This mosquito mostly breeds in storm drains, but can also survive in any open container holding even a half-inch of water.
According to the Center for Disease Control, it is important to target the larvae stage of the mosquito, since once the adult has hatched, it can transmit the virus to humans and animals. Small packets that contain a selective insecticide for the Culex larvae will be dropped by licensed DPW employees into catch basins in target neighborhoods. These areas include senior populations, horse barns, densely populated, and public lands. The active chemical, Bacillus sphaericus, prevents mosquitos from reproducing. The chemical is not harmful to humans, fish, pets, plants, or birds.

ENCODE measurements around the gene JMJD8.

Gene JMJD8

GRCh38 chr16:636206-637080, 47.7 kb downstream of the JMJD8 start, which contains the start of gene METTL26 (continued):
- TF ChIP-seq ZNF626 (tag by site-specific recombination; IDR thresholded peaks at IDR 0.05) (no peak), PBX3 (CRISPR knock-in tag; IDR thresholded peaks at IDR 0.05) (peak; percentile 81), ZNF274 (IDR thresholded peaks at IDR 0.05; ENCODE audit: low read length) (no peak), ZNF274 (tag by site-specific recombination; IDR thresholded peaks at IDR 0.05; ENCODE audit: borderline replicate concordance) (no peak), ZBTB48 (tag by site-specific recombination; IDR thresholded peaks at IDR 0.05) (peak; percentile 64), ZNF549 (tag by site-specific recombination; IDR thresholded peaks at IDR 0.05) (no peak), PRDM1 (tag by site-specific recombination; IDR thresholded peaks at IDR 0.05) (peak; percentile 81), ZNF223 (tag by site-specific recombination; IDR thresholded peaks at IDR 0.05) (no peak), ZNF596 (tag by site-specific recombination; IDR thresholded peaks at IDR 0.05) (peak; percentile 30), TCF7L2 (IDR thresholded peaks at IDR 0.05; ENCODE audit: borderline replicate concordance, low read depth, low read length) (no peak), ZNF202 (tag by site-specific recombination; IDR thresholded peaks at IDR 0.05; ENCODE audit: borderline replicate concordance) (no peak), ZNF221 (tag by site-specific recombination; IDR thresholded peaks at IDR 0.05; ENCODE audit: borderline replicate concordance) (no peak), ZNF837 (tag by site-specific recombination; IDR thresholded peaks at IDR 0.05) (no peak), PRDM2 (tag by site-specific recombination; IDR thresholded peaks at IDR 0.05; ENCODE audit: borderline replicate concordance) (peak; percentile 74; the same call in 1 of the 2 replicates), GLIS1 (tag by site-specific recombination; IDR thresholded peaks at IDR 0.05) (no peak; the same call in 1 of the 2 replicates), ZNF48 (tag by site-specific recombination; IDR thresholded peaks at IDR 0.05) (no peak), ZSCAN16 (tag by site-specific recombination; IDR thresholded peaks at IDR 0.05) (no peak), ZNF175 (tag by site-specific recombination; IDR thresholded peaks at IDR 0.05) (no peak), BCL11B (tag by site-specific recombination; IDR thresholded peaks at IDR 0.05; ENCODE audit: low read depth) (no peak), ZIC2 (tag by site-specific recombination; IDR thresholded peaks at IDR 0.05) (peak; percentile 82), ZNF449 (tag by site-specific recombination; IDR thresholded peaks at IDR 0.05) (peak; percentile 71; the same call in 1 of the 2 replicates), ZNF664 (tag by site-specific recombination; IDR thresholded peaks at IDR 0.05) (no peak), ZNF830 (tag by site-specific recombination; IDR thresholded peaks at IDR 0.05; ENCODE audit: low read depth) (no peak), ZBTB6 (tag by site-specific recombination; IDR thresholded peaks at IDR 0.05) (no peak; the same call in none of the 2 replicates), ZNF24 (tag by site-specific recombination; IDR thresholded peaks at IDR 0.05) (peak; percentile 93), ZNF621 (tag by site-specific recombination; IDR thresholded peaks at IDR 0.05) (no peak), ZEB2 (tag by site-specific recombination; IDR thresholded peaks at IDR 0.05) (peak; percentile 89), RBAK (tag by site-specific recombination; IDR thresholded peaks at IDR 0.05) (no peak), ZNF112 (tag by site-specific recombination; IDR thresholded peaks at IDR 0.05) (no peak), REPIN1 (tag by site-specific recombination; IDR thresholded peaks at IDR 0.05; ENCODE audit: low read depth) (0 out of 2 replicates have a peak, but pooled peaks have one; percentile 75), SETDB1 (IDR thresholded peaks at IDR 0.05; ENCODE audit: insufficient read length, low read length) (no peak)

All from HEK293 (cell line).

For additional information, please contact either the Bedford DPW or the Bedford Board of Health. The Eastern Middlesex Mosquito Control District is overseeing this annual project and can be reached at (781) 899-5730.